Scientists from Joslin Diabetes Center found that cinnamon improves blood sugar control in people with prediabetes and could slow the progression to type 2 diabetes.
The research was published in the Journal of the Endocrine Society and was conducted by Giulio R. Romeo et al.
It is estimated that nearly 90 million people in the United States have prediabetes, which occurs when blood sugar levels are higher than normal and often leads to type 2 diabetes.
Identifying strategies to prevent the progression from prediabetes to type 2 diabetes is challenging, yet important for a large population.
In the study, the team showed the beneficial effects of adding cinnamon to the diet on keeping blood sugar levels stable in participants with prediabetes.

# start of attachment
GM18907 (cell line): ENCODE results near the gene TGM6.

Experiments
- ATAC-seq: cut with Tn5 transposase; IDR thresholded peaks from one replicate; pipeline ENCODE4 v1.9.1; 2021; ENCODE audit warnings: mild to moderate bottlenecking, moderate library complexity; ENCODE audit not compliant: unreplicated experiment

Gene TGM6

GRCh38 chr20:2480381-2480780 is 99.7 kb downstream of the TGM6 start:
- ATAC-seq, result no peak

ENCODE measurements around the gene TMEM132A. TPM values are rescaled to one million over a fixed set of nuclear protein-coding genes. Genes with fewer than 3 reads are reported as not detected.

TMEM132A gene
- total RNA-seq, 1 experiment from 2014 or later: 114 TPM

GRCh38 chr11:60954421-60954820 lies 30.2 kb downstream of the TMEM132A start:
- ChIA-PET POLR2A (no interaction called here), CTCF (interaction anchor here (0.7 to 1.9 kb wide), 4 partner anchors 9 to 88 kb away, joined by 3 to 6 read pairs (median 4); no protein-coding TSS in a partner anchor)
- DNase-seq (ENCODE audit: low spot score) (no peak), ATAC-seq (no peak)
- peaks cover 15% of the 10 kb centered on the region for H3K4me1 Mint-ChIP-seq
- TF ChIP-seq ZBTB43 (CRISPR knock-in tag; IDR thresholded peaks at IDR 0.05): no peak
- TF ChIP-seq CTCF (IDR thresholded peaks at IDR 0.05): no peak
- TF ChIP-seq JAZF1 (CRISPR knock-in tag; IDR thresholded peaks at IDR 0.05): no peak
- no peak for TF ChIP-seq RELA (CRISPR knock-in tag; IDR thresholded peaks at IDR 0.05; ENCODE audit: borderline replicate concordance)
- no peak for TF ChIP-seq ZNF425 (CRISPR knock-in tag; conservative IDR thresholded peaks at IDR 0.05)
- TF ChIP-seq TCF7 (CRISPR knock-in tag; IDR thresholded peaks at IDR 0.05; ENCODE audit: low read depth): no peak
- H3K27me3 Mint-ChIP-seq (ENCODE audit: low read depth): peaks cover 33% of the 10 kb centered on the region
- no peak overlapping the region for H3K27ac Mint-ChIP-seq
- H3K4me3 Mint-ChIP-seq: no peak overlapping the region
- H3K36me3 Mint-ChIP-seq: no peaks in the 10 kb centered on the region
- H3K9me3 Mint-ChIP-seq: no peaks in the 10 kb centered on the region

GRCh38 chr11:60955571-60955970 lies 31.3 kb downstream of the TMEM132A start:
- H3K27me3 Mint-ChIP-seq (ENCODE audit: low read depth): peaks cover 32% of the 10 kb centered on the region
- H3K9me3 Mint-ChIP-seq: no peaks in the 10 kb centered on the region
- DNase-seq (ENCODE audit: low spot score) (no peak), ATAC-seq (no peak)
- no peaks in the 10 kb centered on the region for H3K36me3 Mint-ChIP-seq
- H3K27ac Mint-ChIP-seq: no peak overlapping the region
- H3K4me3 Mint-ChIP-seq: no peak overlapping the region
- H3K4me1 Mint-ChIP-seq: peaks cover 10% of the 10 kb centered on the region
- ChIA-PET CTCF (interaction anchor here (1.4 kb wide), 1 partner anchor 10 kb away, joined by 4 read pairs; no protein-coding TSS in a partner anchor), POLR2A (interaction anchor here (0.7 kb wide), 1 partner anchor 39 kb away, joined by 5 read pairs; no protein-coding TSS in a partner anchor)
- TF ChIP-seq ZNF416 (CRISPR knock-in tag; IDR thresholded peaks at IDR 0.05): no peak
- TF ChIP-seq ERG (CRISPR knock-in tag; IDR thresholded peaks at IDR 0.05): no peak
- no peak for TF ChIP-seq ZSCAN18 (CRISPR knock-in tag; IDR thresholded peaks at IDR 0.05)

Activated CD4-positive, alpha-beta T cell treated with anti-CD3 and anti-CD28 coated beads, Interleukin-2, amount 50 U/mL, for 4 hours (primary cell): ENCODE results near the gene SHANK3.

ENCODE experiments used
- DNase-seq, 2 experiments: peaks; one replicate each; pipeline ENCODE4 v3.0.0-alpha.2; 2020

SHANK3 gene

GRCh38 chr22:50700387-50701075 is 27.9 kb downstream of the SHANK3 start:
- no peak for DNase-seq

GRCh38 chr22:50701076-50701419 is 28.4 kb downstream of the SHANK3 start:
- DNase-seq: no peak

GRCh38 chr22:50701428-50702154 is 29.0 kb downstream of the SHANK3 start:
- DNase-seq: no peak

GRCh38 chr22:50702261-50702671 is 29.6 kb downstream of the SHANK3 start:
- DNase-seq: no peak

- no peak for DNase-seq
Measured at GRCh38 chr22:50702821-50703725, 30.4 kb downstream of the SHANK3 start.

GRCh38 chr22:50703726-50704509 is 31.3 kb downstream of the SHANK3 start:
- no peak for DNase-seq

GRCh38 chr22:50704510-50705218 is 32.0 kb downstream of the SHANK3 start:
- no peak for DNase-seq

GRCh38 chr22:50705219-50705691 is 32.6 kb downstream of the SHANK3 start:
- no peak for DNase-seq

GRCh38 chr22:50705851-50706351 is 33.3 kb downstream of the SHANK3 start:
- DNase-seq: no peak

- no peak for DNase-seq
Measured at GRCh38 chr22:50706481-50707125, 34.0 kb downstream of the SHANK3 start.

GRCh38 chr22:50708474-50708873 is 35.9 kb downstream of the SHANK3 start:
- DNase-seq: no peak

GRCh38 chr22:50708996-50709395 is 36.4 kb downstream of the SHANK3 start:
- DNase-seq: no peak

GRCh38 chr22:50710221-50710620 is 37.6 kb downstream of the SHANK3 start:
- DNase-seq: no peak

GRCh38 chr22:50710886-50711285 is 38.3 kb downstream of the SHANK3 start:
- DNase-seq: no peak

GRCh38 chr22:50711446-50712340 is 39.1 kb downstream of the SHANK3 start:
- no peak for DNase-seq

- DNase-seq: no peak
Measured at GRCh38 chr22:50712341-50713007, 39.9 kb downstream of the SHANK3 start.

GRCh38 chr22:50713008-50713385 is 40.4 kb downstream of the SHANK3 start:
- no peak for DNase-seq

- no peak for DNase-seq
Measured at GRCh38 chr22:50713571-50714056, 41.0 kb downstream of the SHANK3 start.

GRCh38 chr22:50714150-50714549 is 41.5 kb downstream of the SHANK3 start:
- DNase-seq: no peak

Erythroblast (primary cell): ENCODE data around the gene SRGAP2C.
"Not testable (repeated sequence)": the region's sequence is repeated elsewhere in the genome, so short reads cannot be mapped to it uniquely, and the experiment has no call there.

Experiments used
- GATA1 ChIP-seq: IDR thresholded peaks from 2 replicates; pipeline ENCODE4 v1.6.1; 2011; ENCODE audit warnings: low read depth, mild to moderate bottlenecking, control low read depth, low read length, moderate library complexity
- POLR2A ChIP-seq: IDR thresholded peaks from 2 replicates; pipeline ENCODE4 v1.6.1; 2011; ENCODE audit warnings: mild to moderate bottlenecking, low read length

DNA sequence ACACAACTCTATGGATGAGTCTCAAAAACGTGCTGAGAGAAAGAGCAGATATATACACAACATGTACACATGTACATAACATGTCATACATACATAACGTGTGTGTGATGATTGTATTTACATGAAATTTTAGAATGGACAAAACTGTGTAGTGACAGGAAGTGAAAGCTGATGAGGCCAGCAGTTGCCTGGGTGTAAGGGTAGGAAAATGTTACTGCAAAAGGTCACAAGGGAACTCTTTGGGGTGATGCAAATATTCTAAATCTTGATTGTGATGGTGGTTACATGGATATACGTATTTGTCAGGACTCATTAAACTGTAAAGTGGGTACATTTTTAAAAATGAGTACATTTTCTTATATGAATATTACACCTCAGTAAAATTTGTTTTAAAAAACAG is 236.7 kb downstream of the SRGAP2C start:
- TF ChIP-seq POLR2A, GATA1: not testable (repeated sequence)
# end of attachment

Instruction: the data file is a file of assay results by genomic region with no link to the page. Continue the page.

These findings provide the rationale for longer and larger studies to address if cinnamon can reduce the risk of developing type 2 diabetes over time.
The study examined the effects of cinnamon supplementation in 51 participants with prediabetes.
Participants were given a 500 mg cinnamon capsule or placebo three times a day for 12 weeks.
The researchers found that cinnamon supplements lowered abnormal fasting glucose levels and improved the body’s response to eating a meal with carbohydrates, which are hallmarks of prediabetes.
Cinnamon was well tolerated and was not linked to specific side effects or adverse events.
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